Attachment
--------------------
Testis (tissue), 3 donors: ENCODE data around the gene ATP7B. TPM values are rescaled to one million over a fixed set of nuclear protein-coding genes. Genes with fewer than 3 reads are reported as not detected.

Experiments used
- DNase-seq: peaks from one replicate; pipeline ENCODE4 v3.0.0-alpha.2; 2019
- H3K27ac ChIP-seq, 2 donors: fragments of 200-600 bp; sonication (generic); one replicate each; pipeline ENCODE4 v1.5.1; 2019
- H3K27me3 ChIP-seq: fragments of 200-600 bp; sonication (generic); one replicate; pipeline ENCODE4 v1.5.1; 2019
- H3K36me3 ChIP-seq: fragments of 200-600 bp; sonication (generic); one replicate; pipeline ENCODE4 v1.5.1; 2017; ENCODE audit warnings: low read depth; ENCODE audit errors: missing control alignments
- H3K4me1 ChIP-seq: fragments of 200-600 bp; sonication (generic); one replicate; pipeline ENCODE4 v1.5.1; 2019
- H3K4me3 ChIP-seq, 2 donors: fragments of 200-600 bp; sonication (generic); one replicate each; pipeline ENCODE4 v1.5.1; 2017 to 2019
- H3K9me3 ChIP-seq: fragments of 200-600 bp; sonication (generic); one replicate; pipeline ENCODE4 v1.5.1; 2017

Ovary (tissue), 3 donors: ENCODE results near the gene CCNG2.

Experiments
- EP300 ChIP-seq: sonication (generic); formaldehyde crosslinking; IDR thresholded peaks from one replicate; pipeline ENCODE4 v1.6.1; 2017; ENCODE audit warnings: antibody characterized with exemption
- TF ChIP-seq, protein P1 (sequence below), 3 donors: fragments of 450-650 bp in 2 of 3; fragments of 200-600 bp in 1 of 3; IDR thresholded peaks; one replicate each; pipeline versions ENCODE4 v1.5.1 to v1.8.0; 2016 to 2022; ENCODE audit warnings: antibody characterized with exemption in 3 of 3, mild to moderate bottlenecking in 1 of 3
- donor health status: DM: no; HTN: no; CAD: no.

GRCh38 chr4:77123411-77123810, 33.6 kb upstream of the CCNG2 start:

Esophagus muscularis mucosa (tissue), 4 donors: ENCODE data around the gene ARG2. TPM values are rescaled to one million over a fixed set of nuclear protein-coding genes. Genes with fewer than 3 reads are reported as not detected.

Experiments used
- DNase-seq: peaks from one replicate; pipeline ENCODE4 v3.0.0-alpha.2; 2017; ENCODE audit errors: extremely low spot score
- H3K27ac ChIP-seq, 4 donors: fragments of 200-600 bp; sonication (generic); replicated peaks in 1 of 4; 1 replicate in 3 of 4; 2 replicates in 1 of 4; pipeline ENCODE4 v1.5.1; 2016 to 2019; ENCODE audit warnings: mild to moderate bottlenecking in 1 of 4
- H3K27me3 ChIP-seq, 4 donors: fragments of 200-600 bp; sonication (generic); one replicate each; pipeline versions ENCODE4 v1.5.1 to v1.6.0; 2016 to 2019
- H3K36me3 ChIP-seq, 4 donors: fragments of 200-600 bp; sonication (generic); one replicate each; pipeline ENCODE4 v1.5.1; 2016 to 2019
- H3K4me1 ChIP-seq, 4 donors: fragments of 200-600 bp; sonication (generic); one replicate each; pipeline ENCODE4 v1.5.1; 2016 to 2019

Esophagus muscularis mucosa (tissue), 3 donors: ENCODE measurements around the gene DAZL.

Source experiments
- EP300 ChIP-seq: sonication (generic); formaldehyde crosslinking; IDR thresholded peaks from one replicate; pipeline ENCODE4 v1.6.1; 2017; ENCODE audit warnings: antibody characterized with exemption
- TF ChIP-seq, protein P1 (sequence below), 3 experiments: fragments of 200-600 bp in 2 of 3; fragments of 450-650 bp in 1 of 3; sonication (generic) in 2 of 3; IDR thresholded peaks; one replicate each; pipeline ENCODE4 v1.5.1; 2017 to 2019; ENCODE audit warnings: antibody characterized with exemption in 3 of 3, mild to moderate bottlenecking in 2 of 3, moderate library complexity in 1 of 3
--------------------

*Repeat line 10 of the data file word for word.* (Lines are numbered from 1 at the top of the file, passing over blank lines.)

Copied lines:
Ovary (tissue), 3 donors: ENCODE results near the gene CCNG2.